Ash Wednesday Reflections
Offense, it’s what lost the Super Bowl on Sunday. No, that’s not the kind of offense I’m talking about. I’m really speaking about being offensive. Etymologically, they two are related. But I’m talking about something both obvious and subtle; the art of being offensive. Being crude is easy. Crudeness takes little skill or finesse. Like a malformed piece of fruit, crudeness just “is”. In most cases, the effort to be crude requires little more than the combination of respiration and basic brain functions. To be truly offensive is a real art form. It’s much more than politicians engaging in simple name calling on a debate stage. This is why we often confuse rudeness with offense. Rudeness, like crudeness, is a state of being. One either is or isn’t rude. This is where manners come into play.
Thought may be the epitome of crude, rude, and social unacceptable behavior. Thinking runs inimical polite social norms. If you’re in a situation where you’re attempting to use manners, invariably you’re involved with other people, necessitating some kind of polite behavior. You have to listen to the words of others. It’s incredibly difficult to listen and think at the same time. Thinking is innately rude, because when you’re thinking, you’re not listening to the other person. Meaningful conversations are impossible between thinking people. Persons who “think”, those who occupy this state of being, are far from popular, polite, or well-loved. Is thought itself the breeding ground for all offensive behavior? Sometimes it seems that way.
Taking offense and offensiveness exists beyond our identity as persons. Offense is a subject (a specific thing). To offer offense is to present someone with a gift which another person must choose to accept. When the gift is accepted, all the rights, honors, and privileges thereunto appertaining to the offense are now in the other person’s care. Our response, upon receiving the gift of offense, determines many factors: will it be offensive, was the gift intended to be offensive at all, will we be hurt, shall be angry, will we return the gift, or will we do nothing at all? This choice is ours. Once the gift leaves the offensive artist’s hands, their power is gone. We can return their power by returning the offense. Or, we can change the nature of how power is defined and dispense with old notions of what it means to “take offense”?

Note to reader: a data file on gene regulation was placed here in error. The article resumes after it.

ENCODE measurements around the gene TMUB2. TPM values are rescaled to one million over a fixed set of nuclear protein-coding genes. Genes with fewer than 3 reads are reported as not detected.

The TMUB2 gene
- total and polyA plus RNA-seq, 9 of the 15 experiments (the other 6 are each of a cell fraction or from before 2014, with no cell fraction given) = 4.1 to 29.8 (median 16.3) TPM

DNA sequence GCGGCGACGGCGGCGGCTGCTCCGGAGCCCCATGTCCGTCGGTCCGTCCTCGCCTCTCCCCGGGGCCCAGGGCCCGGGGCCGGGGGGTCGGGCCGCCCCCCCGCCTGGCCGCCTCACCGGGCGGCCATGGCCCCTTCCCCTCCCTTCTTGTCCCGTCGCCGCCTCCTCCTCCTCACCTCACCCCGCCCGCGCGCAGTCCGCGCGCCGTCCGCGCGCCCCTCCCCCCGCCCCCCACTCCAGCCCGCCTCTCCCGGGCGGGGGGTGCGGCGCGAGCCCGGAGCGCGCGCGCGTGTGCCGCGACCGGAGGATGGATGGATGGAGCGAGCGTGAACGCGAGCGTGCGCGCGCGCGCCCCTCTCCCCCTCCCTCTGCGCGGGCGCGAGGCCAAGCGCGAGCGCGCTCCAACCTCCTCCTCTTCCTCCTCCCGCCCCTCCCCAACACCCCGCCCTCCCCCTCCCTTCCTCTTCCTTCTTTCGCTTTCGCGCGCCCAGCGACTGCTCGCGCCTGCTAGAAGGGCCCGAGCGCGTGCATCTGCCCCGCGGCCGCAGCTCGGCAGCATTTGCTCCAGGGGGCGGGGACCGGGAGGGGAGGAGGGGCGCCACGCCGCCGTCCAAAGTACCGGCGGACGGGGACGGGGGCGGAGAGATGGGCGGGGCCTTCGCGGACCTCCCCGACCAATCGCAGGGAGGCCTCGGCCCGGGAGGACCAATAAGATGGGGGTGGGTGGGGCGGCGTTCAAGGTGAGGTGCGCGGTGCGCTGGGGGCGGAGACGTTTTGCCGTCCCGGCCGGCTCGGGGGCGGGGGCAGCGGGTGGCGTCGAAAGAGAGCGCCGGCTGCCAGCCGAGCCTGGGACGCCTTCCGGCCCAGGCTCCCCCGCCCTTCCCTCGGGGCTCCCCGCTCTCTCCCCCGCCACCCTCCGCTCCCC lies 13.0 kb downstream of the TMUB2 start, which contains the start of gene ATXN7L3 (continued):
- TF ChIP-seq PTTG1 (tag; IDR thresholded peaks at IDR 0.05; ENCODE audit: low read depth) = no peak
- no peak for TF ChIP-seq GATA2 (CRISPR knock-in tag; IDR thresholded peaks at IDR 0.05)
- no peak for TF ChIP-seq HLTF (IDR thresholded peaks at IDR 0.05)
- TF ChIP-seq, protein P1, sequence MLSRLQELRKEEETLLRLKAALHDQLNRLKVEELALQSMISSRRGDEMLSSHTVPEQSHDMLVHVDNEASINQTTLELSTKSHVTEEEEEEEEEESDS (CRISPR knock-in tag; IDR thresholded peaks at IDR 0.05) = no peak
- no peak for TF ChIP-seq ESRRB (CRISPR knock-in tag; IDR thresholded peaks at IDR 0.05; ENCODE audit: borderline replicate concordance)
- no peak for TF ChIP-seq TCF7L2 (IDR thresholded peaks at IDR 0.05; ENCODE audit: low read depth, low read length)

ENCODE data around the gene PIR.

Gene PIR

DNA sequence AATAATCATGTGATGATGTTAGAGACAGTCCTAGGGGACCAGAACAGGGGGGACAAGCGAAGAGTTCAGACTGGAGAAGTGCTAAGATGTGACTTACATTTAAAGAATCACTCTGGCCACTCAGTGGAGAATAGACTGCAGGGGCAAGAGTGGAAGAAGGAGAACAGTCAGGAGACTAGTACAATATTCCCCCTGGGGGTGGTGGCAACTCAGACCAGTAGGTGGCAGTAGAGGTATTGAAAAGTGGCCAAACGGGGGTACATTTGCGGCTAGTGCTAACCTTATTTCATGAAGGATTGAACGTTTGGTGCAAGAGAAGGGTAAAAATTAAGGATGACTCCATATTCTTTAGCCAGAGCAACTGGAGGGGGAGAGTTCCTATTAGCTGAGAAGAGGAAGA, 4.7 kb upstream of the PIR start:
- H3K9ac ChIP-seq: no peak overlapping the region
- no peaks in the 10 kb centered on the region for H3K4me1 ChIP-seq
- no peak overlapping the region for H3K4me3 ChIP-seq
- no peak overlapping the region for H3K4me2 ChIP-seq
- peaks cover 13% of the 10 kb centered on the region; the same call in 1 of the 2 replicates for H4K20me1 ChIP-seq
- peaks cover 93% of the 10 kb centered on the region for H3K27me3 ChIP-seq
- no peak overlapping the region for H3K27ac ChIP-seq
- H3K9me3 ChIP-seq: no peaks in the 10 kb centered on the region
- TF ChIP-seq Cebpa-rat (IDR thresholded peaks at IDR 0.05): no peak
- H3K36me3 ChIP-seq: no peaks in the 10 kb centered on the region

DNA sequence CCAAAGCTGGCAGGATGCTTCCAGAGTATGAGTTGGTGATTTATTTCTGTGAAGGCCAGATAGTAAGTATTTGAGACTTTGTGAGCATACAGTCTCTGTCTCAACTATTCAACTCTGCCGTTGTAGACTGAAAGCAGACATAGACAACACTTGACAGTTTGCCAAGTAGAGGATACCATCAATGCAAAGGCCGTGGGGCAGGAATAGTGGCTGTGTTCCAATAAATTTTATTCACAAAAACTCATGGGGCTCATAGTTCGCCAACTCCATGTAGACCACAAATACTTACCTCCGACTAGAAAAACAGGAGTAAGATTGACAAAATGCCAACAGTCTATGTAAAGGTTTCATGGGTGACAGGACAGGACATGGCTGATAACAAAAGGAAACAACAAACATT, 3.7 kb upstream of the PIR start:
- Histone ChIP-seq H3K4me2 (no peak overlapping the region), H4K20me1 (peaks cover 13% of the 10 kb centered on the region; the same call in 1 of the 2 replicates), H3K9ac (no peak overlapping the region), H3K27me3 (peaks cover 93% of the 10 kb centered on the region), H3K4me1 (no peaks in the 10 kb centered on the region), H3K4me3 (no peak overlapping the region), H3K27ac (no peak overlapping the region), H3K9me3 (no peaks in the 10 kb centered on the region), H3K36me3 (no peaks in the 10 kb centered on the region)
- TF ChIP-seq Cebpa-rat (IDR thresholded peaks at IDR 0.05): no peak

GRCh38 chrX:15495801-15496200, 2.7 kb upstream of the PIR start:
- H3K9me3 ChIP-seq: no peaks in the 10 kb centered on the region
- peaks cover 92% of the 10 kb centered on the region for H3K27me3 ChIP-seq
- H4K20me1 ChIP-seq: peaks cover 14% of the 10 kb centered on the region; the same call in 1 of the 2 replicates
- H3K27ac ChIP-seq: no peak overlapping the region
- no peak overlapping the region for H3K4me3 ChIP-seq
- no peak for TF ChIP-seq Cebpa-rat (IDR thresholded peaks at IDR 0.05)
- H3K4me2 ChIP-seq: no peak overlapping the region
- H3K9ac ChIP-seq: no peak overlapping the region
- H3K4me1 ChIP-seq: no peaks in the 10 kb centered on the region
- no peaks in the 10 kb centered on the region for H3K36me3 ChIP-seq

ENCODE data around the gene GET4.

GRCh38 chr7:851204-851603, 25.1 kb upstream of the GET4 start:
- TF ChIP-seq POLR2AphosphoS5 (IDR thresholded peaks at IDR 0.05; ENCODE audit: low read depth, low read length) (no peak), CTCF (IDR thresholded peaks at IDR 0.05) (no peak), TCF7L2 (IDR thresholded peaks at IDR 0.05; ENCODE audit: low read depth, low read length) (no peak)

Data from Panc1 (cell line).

Saint Paul, prolific letter writer, offender, and sometime seller of illegal Rolexes on the streets of Ephesus, wrote a letter to his friends in Corinth where he talked about being offensive. As big and brash as Paul was, he wasn’t into sharing Christianity for the shock value. He says, “We don’t give anyone any reason to be offended about anything so that our ministry won’t be criticized.” He doesn’t want to intentionally give the offensiveness gift away to people. Paul doesn’t want to alienate anyone or make people angry, hostile, or mad. If he does that, it leads to criticisms he doesn’t want to deal with or need. Again, if he does that, they’ve got some kind of power of him. That’s not the way he wants to operate.
Paul knew there were parts of the faith which were hard to handle and difficult to hear. He doesn’t want to roll up into any church with plans, Power points, and ideas that don’t work. Paul knows more about manners and courtesy than we realize. What he wants to do isn’t divide people along the lines which will lead to obvious tension and rancor. Instead, he wants to bring people together with the one thing he knows holds everyone in common: stories.
I’ll tell you my story. I’ll not get you an offense. If anything, I’ll tell you of the offensives I’ve received on behalf of the Gospel. However, what you’re hearing are simply my stories, what it took for me to get here today.
In 2 Corinthians 6:4, Paul says there were “disasters” and things were “stressful”. We all know about disasters and stress. What started in hope, on the roadside outside Damascus has led to beatings, imprisonments, riots, hard work, sleepless nights, hunger, and riots.” It’s been a hard, beat up road. It’s a story that’s still being written. One offense after another has been given to Paul. In verse 7, he says unmistakably, “We served with the Holy Spirit, genuine love, and telling the truth and God’s power.” I was given the gift of offensive suffering, hunger, sleepless nights, riots, beatings, and imprisonments. Paul says, “I did not give back an offensive gift of hatred, pain, sorrow or guilt.” Paul told the truth, he told his story, a story that others now hear and feel set free to speak their own. God story, told among God’s people, beats giving offense every time.
There’s a German aphorism (attributed to the Austrian poet Elazar Benyoëtz), Je größer die Hoffnung, umso fruchtbarer die Enttäuschung (the greater the hope, the more fruitful the disappointment). I think it speaks to both this passage and the hope of the resurrection. Christianity grows and thrives out of the most fruitful, stressful, and disastrous disappointments. We are who we are because of the fruit grown from shattered expectations. This is the essence of Christianity. We have nothing but own everything. We are beaten but not killed. We live in pain but are always happy. Tonight is the night we begin the beautiful embrace of nothingness. We walk toward the fruitful disappointment of Good Friday. For in Good Friday’s disappointment, we find the fruits of the resurrection.
*Je größer die Hoffnung, umso fruchtbarer die Enttäuschung-The greater the hope, the more fruitful the disappointment.